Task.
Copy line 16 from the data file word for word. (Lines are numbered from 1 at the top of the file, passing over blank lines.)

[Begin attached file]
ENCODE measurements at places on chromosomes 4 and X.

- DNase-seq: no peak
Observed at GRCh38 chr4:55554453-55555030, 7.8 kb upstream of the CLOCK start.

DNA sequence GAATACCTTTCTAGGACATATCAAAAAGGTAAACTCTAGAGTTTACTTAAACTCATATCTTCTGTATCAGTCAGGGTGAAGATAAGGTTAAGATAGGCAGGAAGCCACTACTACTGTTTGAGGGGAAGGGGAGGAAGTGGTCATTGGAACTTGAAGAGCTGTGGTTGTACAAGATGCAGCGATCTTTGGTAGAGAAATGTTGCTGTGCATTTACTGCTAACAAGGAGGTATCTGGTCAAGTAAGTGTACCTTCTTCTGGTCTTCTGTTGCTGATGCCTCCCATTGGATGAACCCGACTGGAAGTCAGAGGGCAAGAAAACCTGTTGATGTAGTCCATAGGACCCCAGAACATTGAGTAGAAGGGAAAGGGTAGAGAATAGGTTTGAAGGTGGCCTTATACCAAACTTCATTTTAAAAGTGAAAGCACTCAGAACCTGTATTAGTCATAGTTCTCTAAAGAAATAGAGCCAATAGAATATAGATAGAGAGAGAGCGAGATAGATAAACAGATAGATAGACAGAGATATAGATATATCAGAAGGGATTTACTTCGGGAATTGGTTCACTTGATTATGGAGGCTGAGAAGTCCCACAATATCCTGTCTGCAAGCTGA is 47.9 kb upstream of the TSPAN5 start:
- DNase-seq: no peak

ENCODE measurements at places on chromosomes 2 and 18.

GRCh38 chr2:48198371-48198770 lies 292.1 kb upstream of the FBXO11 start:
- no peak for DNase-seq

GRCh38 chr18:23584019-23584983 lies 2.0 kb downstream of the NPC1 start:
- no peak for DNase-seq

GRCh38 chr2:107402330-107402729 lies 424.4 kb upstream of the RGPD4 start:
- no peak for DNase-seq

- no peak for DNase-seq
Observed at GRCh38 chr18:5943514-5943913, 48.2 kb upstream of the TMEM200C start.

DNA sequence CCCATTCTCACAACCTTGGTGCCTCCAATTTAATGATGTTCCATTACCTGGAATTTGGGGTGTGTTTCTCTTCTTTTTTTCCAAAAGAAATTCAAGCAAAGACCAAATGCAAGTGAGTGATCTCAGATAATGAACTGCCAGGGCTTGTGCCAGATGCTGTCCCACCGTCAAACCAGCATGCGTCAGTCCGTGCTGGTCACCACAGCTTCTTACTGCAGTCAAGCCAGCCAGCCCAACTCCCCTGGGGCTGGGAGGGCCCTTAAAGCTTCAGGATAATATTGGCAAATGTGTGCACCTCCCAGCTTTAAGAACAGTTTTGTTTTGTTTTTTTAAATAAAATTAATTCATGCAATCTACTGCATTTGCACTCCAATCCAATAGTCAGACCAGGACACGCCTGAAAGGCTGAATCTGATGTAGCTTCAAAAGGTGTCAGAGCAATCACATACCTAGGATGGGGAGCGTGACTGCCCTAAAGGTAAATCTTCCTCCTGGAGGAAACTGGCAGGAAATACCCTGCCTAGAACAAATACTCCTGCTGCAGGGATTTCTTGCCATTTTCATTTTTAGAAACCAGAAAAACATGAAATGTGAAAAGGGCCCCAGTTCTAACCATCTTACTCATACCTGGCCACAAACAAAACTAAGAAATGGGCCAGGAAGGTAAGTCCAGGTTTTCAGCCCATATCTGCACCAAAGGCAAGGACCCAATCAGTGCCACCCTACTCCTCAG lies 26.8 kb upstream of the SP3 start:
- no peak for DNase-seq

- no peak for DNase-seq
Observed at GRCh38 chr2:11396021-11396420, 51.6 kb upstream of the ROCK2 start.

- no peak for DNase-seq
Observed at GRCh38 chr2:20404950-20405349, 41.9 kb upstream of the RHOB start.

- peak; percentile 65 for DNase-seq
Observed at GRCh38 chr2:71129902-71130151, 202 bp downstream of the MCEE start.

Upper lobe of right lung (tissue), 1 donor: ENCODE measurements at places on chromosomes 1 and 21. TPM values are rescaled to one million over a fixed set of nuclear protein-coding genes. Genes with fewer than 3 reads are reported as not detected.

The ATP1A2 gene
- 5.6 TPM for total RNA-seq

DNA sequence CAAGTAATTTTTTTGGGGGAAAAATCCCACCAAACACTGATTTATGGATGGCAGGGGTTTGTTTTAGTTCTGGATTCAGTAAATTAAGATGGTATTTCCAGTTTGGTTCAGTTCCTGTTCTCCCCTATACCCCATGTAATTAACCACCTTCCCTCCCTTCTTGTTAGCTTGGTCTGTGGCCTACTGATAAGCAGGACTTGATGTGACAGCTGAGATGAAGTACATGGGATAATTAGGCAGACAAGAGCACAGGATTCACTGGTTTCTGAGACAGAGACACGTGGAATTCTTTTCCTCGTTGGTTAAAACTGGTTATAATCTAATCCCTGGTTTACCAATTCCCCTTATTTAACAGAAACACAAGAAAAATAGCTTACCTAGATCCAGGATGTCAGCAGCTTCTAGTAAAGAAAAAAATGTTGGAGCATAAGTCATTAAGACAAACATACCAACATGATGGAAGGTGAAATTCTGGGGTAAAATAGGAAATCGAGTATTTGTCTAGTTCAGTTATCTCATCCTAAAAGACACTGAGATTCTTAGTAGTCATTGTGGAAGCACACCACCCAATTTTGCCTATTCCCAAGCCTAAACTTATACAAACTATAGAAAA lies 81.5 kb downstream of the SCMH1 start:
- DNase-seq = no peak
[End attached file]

- no peak for DNase-seq